Using the Accident Triangle to Grow Your Safety Culture

The Accident Triangle is a theory of industrial accident prevention and shows the relationship between serious accidents, minor accidents, near misses and unsafe acts. It was initially developed by Herbert William Heinrich in 1931 and then furthered by Frank E. Bird in the late 1960s. The triangle was developed after analyzing nearly 2 million accident reports and confirmed in several corresponding studies. Simply put, it illustrates that the more unsafe acts we have, the more likely we are to have a serious incident over time.

What are these unsafe acts and how can we reduce them? An unsafe act is anything that, if unaddressed, could lead to an accident. Failing to wear a seatbelt, forgetting to don appropriate PPE for a task, failure to follow a walking path near a forklift aisle or not setting up a hot work zone for welding or grinding can all be considered unsafe acts. Over time, if they are repeated without consequences, they can lead to a false sense of security. We begin to think that maybe these unsafe acts are harmless, yet we know that just one car accident without a seatbelt can be catastrophic.

How can we ensure our continued focus on potential unsafe acts and stop them before they lead to more serious incidents? Below are several important steps we take at Excellerate.

  • Develop a Hazard Identification Program – This should be something simple that allows and encourages employees to anonymously report all risks regardless of severity. Examples include anything from PPE violations to housekeeping issues.
  • Audits – At Excellerate, we require all supervisors and floor leads to complete at least one audit per week, which encourages leaders to demonstrate the importance of identifying all levels of risk on a regular basis. It is important to avoid treating audits as report cards, but rather as opportunities to improve. In fact, we encourage our team members performing audits to identify an “opportunity for improvement” in every audit.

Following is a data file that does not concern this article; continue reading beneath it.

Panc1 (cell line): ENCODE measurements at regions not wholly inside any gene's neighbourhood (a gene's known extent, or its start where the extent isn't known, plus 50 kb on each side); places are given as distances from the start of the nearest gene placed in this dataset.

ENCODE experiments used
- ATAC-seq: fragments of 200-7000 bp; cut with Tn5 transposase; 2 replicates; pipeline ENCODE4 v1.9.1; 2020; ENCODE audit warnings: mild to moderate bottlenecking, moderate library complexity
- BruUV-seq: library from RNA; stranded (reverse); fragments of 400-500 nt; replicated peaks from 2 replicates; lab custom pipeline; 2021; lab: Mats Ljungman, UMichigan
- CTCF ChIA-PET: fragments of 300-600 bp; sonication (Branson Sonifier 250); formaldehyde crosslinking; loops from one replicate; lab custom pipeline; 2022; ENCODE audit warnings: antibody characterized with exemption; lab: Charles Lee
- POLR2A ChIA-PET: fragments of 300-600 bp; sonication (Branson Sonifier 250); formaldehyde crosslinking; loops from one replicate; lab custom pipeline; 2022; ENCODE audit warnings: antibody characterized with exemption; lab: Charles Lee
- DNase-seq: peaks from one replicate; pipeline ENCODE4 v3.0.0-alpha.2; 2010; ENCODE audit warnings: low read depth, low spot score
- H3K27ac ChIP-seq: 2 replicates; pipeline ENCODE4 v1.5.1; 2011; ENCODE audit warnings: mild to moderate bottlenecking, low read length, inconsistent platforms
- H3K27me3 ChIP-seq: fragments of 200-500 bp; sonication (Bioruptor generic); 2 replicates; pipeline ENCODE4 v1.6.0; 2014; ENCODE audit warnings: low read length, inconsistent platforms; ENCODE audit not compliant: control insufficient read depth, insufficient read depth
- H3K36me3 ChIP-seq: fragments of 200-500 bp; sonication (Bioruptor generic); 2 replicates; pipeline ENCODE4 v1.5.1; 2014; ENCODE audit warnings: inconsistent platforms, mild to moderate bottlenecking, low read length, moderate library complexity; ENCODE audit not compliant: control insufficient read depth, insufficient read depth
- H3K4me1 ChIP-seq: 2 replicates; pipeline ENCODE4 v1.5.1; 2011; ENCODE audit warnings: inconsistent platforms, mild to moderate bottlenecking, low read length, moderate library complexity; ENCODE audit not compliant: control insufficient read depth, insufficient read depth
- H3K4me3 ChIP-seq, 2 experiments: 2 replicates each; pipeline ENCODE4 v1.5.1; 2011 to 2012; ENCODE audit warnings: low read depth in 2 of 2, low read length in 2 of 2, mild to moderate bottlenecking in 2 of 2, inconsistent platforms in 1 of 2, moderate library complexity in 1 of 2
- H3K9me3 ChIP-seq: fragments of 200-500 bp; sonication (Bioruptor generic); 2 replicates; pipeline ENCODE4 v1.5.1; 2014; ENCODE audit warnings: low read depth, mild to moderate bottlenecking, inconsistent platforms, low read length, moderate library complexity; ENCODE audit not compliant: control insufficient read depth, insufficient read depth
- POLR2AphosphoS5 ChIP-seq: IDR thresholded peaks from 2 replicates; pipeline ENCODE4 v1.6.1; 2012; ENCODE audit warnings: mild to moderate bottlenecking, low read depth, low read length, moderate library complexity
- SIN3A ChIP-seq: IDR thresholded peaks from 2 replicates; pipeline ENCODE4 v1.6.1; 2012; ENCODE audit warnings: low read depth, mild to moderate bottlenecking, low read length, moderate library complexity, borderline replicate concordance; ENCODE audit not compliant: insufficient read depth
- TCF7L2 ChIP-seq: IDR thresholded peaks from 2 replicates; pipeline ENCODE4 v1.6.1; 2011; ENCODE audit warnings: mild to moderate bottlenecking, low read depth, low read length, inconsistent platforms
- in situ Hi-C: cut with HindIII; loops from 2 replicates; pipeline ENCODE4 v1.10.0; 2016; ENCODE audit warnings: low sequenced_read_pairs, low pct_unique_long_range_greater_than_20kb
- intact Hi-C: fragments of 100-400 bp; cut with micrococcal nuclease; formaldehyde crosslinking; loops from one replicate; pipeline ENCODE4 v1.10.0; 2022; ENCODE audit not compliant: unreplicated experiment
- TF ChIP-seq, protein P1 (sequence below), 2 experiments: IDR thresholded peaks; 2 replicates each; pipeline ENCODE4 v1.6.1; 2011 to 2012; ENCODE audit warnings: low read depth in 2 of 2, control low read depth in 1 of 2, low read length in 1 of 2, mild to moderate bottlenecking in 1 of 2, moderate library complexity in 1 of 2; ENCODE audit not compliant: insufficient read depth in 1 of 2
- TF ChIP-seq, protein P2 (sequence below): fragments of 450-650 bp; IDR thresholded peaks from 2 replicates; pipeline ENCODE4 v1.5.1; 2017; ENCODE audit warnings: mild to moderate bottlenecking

• Incident Investigations – We perform thorough incident investigations for any near misses or accidents/incidents. Not only does this ensure that we identify preventive measures, but it also demonstrates that all accidents and near-miss situations are taken seriously. When performing incident reviews, be sure to include other relevant departments, such as production and quality, and collaborate in identifying corrective actions.
  • Communicate Communicate Communicate – Sometimes after an accident or near miss, or when an unsafe act is identified, there can be a temptation to fix the specific issue and then not talk about it further. This prevents the ability for corrective actions to be spread throughout other areas and discourages the sharing of information. When it comes to communicating safety concerns, it is critical to remove any negative stigma that someone is in trouble or did something wrong, and instead turn the focus into how to be better moving forward. The ability to communicate safety accident and incident information in a constructive manner not only helps spread information, but also encourages others to bring forward concerns and issues.

When we study the Accident Triangle and take a bottom-up approach, we are able to eliminate hazards and incidents using leading indicators before an accident/incident can occur. This has had positive effects on our Excellerate safety efforts, and we encourage you to implement these steps as part of your safety program.